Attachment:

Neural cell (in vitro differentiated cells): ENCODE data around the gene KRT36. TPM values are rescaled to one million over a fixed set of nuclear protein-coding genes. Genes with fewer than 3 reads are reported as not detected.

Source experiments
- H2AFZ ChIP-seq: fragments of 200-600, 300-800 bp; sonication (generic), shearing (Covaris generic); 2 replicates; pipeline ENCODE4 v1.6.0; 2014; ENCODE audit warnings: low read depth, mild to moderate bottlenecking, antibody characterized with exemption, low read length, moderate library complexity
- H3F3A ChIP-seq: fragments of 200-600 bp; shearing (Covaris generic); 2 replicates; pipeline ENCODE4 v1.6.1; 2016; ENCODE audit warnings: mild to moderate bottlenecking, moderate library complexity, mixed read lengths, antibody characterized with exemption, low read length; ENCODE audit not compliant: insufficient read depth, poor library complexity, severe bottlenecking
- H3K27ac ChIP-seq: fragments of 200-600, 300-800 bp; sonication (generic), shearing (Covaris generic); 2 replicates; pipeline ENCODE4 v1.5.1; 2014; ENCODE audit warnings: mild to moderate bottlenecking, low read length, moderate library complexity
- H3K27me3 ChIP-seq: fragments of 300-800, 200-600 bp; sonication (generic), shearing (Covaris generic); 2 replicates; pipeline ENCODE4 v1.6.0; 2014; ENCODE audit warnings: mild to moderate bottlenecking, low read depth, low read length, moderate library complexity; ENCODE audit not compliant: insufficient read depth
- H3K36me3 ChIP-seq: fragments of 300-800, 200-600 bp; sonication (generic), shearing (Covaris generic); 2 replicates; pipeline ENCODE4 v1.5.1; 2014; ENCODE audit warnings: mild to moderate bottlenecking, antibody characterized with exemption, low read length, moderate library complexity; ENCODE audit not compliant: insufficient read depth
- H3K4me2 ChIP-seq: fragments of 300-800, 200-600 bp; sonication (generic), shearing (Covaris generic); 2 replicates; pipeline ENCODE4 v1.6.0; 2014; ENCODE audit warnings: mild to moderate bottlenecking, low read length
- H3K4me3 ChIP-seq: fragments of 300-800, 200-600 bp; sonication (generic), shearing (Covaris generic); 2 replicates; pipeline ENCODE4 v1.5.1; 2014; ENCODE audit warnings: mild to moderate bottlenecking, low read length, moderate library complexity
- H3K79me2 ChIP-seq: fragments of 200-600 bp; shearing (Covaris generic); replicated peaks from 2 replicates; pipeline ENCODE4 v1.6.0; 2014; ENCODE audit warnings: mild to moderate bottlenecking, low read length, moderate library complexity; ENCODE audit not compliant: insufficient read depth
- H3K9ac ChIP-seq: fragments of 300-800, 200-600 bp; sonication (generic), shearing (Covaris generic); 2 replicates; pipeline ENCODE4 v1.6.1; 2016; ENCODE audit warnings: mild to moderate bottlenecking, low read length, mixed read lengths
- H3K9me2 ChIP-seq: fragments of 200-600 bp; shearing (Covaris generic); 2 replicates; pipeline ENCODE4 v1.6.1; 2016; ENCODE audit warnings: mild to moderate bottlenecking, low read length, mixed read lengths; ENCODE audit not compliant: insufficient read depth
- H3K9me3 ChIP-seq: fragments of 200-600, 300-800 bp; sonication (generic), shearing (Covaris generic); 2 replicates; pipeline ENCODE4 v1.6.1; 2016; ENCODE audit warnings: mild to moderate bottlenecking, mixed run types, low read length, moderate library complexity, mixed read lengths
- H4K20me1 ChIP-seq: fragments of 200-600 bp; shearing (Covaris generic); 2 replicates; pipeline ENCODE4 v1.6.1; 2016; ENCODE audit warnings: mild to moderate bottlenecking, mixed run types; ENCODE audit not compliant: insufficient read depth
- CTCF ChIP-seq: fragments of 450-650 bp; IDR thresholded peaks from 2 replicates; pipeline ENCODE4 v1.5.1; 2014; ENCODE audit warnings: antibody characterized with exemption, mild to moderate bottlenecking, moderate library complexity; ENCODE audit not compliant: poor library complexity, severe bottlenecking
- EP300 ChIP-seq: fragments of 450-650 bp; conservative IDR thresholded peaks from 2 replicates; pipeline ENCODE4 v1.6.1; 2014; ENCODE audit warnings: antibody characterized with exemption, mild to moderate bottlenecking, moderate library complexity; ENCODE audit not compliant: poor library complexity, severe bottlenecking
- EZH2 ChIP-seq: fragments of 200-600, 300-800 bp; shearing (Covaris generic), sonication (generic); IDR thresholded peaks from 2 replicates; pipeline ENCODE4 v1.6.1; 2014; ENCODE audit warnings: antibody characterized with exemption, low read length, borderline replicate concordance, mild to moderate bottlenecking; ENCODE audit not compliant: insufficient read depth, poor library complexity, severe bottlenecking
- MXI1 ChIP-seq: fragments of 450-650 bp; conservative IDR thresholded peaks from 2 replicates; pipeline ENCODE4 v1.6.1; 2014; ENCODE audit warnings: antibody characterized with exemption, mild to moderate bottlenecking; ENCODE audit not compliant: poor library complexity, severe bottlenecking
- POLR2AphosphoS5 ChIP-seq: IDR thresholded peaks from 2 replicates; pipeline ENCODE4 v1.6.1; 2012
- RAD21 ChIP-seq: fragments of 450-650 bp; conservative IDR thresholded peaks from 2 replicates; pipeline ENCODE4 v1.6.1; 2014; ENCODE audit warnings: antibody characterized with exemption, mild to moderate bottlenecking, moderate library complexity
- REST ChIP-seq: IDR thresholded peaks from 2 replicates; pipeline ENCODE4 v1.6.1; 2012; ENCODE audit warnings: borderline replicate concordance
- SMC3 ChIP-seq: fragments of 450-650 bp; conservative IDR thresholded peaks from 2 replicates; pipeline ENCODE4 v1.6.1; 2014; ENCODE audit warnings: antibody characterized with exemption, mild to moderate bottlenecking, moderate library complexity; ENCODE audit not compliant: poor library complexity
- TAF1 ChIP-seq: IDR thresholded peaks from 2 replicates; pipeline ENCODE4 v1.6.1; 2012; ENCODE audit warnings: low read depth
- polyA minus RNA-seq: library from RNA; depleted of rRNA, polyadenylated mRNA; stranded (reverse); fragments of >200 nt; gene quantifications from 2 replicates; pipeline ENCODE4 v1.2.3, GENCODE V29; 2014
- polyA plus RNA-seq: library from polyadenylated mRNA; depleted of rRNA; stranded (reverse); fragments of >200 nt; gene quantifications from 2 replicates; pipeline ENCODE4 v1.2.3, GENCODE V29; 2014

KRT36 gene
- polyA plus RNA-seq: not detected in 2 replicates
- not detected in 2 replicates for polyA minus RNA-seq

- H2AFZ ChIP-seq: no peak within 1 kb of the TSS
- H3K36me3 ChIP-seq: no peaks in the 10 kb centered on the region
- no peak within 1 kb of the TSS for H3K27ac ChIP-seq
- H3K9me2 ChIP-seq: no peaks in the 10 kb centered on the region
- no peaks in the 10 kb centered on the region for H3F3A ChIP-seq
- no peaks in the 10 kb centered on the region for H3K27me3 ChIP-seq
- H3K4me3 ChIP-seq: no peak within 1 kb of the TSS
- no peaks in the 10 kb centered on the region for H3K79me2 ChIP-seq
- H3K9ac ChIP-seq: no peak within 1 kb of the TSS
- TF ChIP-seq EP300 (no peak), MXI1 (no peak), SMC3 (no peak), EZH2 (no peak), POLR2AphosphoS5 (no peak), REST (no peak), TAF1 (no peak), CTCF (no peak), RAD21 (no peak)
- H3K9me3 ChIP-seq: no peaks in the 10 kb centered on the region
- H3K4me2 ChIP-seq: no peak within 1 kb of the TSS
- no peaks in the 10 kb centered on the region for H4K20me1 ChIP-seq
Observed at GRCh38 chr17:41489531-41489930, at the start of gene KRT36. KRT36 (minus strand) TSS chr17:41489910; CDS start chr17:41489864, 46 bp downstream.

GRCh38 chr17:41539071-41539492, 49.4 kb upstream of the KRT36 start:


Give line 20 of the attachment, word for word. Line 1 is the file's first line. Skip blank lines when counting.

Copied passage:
- RAD21 ChIP-seq: fragments of 450-650 bp; conservative IDR thresholded peaks from 2 replicates; pipeline ENCODE4 v1.6.1; 2014; ENCODE audit warnings: antibody characterized with exemption, mild to moderate bottlenecking, moderate library complexity